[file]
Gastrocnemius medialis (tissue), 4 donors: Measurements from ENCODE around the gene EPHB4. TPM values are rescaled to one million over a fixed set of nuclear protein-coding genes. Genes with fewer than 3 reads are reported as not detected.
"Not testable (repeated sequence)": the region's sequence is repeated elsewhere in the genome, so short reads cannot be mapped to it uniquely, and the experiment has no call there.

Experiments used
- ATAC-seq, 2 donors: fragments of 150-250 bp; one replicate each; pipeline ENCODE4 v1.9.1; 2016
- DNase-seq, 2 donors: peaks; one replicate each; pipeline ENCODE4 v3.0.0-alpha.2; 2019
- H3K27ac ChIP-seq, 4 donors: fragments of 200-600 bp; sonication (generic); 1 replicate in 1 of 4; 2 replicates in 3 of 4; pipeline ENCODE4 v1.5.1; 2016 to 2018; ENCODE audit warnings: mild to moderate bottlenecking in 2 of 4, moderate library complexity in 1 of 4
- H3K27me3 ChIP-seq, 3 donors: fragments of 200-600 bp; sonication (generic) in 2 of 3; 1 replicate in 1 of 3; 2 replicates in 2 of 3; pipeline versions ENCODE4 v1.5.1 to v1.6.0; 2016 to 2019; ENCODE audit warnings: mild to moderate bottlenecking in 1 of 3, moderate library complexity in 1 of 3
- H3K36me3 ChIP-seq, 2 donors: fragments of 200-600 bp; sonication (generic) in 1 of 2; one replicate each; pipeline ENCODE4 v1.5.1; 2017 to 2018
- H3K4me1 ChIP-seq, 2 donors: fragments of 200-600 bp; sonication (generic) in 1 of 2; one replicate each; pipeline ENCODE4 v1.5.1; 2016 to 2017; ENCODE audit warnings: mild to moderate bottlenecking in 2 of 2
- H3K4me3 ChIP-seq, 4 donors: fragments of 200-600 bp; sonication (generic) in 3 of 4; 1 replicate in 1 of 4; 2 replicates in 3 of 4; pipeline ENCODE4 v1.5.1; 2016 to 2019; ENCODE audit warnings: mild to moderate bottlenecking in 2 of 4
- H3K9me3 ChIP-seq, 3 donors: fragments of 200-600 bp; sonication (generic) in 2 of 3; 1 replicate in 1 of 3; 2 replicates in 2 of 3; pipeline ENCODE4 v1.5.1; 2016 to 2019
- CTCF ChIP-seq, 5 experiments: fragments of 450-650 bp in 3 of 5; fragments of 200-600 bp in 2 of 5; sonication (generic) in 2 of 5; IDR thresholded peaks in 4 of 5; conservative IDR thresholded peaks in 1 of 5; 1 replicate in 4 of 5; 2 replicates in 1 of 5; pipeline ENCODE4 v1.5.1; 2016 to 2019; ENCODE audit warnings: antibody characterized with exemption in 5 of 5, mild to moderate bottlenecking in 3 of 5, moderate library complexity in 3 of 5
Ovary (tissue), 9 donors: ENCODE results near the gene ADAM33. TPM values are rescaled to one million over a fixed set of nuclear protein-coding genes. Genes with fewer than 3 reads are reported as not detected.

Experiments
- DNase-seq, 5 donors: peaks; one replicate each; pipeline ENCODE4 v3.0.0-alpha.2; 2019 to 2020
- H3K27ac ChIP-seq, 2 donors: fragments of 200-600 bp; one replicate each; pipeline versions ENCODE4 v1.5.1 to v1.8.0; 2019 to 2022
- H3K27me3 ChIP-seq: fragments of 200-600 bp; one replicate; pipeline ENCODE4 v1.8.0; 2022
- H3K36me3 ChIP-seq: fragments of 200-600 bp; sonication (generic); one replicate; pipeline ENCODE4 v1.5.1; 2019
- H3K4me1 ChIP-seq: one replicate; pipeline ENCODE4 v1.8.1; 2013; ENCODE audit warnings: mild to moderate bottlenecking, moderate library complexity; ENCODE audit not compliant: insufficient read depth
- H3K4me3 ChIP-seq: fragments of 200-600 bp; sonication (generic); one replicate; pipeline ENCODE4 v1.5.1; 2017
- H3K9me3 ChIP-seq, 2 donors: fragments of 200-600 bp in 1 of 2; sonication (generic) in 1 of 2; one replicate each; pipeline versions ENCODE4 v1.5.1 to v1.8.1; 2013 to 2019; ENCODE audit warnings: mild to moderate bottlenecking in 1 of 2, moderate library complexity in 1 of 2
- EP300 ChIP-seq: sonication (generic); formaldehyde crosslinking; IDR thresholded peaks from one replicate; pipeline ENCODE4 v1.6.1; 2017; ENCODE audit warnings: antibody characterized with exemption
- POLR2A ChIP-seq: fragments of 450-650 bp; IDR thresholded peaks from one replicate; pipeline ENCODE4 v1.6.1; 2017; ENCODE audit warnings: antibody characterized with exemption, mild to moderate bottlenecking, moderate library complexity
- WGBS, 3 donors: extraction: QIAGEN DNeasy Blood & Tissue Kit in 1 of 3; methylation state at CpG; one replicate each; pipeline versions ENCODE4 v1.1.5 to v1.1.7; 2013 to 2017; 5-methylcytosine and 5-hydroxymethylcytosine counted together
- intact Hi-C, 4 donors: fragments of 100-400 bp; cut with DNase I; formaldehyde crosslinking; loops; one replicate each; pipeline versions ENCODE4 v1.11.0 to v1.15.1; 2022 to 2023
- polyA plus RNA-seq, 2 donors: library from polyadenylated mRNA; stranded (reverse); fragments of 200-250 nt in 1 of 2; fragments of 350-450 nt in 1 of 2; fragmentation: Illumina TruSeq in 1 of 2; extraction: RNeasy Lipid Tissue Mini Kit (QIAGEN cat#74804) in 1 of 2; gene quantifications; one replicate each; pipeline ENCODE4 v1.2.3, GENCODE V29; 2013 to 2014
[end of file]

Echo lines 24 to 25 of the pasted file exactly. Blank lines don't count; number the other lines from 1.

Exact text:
- WGBS, 3 donors: extraction: QIAGEN DNeasy Blood & Tissue Kit in 1 of 3; methylation state at CpG; one replicate each; pipeline versions ENCODE4 v1.1.5 to v1.1.7; 2013 to 2017; 5-methylcytosine and 5-hydroxymethylcytosine counted together
- intact Hi-C, 4 donors: fragments of 100-400 bp; cut with DNase I; formaldehyde crosslinking; loops; one replicate each; pipeline versions ENCODE4 v1.11.0 to v1.15.1; 2022 to 2023